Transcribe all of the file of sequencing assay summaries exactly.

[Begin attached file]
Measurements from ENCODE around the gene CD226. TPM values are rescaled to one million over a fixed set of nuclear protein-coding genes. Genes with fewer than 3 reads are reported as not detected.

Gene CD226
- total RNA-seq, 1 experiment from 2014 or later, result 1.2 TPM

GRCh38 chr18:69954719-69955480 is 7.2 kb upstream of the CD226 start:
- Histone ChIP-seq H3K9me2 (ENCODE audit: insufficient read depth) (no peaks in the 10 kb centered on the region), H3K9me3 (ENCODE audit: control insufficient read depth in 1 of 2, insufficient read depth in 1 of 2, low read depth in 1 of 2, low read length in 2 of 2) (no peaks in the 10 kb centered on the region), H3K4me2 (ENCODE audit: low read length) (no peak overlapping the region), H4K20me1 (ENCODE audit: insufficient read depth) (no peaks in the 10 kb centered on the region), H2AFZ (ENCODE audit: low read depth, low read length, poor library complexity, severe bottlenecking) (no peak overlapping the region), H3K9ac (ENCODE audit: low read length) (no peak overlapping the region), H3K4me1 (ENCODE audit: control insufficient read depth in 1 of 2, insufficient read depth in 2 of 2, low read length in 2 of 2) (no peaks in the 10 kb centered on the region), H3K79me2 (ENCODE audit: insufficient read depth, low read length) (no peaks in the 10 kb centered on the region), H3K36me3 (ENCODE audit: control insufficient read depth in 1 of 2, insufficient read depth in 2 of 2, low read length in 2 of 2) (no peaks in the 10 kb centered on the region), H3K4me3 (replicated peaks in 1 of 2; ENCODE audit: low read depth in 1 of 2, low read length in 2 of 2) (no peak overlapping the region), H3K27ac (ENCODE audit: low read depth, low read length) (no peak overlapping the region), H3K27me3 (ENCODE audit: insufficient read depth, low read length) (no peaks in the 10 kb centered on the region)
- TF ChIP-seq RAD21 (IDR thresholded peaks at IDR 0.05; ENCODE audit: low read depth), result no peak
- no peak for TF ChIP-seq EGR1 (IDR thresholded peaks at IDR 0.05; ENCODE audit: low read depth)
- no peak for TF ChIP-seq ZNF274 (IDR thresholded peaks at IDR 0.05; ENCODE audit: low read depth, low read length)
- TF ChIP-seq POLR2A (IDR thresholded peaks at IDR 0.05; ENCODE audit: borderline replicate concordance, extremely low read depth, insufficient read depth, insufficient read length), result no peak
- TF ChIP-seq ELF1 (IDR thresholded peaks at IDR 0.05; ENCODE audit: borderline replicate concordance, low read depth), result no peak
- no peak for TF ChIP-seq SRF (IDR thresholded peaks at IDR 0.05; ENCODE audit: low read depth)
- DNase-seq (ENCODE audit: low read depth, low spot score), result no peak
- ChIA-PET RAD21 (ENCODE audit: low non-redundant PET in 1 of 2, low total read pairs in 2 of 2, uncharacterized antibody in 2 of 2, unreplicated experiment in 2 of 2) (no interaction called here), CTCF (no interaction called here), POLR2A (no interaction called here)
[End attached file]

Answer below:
Measurements from ENCODE around the gene CD226. TPM values are rescaled to one million over a fixed set of nuclear protein-coding genes. Genes with fewer than 3 reads are reported as not detected.

Gene CD226
- total RNA-seq, 1 experiment from 2014 or later, result 1.2 TPM

GRCh38 chr18:69954719-69955480 is 7.2 kb upstream of the CD226 start:
- Histone ChIP-seq H3K9me2 (ENCODE audit: insufficient read depth) (no peaks in the 10 kb centered on the region), H3K9me3 (ENCODE audit: control insufficient read depth in 1 of 2, insufficient read depth in 1 of 2, low read depth in 1 of 2, low read length in 2 of 2) (no peaks in the 10 kb centered on the region), H3K4me2 (ENCODE audit: low read length) (no peak overlapping the region), H4K20me1 (ENCODE audit: insufficient read depth) (no peaks in the 10 kb centered on the region), H2AFZ (ENCODE audit: low read depth, low read length, poor library complexity, severe bottlenecking) (no peak overlapping the region), H3K9ac (ENCODE audit: low read length) (no peak overlapping the region), H3K4me1 (ENCODE audit: control insufficient read depth in 1 of 2, insufficient read depth in 2 of 2, low read length in 2 of 2) (no peaks in the 10 kb centered on the region), H3K79me2 (ENCODE audit: insufficient read depth, low read length) (no peaks in the 10 kb centered on the region), H3K36me3 (ENCODE audit: control insufficient read depth in 1 of 2, insufficient read depth in 2 of 2, low read length in 2 of 2) (no peaks in the 10 kb centered on the region), H3K4me3 (replicated peaks in 1 of 2; ENCODE audit: low read depth in 1 of 2, low read length in 2 of 2) (no peak overlapping the region), H3K27ac (ENCODE audit: low read depth, low read length) (no peak overlapping the region), H3K27me3 (ENCODE audit: insufficient read depth, low read length) (no peaks in the 10 kb centered on the region)
- TF ChIP-seq RAD21 (IDR thresholded peaks at IDR 0.05; ENCODE audit: low read depth), result no peak
- no peak for TF ChIP-seq EGR1 (IDR thresholded peaks at IDR 0.05; ENCODE audit: low read depth)
- no peak for TF ChIP-seq ZNF274 (IDR thresholded peaks at IDR 0.05; ENCODE audit: low read depth, low read length)
- TF ChIP-seq POLR2A (IDR thresholded peaks at IDR 0.05; ENCODE audit: borderline replicate concordance, extremely low read depth, insufficient read depth, insufficient read length), result no peak
- TF ChIP-seq ELF1 (IDR thresholded peaks at IDR 0.05; ENCODE audit: borderline replicate concordance, low read depth), result no peak
- no peak for TF ChIP-seq SRF (IDR thresholded peaks at IDR 0.05; ENCODE audit: low read depth)
- DNase-seq (ENCODE audit: low read depth, low spot score), result no peak
- ChIA-PET RAD21 (ENCODE audit: low non-redundant PET in 1 of 2, low total read pairs in 2 of 2, uncharacterized antibody in 2 of 2, unreplicated experiment in 2 of 2) (no interaction called here), CTCF (no interaction called here), POLR2A (no interaction called here)